High Performance Homes

Posted by Rumin Mann
June 13th, 2012

Open this magazine wide. Now picture a hole in the side of your house that’s just a little larger than the pages in your hands. Imagine the wind blowing through that hole.

The hole is real. If you were to combine all the cracks and crannies in a typical Canadian home, they’d add up to almost 1,400 square centimetres, roughly the size of 2.5 magazine pages. Combine the openings in all of Canada’s 12.9 million homes, and you’re looking at a hole 20 times larger than Parliament Hill.

Plugging that hole is the simplest way for Canada to save energy. Plugging the hole also saves money, creates jobs, cuts greenhouse-gas emissions and makes our homes more comfortable.

We know how to find the hole. Canadians pioneered the use of a tool that can measure the airtightness of a building. Natural Resources Canada (NRCan) has used this “blower door” to test more than 800,000 Canadian homes.

We also know how to fix the hole. Way back in 1977, we built a house so airtight and so well insulated that a hair dryer could have kept it warm through the winter – in Saskatchewan.

Yet despite the fact that buildings account for roughly one-third of our national energy consumption and the fact that we’re world leaders in smallbuilding energy-conservation technology, Canadians still haven’t plugged the hole. Most of our existing homes remain quite drafty, and most of our new homes fail to meet decades-old efficiency standards.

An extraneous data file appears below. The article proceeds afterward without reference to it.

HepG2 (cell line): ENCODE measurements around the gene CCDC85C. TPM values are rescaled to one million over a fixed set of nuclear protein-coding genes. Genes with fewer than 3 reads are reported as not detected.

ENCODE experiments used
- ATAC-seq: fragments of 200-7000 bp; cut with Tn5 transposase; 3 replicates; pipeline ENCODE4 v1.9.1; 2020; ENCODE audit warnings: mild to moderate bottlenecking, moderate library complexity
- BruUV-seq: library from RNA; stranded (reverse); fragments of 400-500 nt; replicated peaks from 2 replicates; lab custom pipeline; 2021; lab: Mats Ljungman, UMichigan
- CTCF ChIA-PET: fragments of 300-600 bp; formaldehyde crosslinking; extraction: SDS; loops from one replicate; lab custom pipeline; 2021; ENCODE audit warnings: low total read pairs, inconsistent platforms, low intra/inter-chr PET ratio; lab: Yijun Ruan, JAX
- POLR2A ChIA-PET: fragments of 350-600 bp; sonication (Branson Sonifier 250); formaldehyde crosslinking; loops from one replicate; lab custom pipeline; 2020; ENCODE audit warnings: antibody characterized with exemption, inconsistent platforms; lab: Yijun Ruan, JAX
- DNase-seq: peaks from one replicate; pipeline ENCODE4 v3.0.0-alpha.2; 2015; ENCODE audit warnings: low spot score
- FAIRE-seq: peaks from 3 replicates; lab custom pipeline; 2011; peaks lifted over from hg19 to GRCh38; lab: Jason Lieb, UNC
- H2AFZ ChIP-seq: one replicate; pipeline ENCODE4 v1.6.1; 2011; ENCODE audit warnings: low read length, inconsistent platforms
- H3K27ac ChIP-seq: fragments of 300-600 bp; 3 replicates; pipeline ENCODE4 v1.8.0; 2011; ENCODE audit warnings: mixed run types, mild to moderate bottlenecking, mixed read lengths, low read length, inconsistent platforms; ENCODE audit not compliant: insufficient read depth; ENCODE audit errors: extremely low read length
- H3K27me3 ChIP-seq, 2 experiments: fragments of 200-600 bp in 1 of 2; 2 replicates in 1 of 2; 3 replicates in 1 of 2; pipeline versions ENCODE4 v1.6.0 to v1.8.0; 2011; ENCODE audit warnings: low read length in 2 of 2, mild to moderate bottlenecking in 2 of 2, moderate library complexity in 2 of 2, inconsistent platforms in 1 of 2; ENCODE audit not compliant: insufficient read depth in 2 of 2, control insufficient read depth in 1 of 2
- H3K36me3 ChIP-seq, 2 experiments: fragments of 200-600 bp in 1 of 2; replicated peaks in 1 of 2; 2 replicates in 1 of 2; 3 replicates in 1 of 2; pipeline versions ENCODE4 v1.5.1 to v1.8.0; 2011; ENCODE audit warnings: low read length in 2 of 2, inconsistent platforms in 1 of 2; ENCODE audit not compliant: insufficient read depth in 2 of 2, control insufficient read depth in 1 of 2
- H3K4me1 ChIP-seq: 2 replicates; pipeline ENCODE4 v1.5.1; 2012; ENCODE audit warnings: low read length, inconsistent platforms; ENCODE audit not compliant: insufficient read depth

This year, however, more than a dozen high-performance homes will be completed in cities and towns across the country. These include homes built to the fast-growing Passive House standard, as well as net-zero homes designed to produce as much energy as they consume. This story is about the idea at the foundations of these homes – an idea that roamed the world for three decades before coming home like the prodigal son.

Builders have long known that heat claims the lion’s share of the energy consumed in Canadian homes: 57 percent of the total, compared with 24 percent for hot water, 13 percent for appliances and 5 percent for lighting. They’ve also known that heat escapes wherever air escapes, mostly under doors or around windows. But it wasn’t until the 1970s that builders became aware of just how much heat leaks through these gaps.

Click here to read the entire article 

Comments are closed.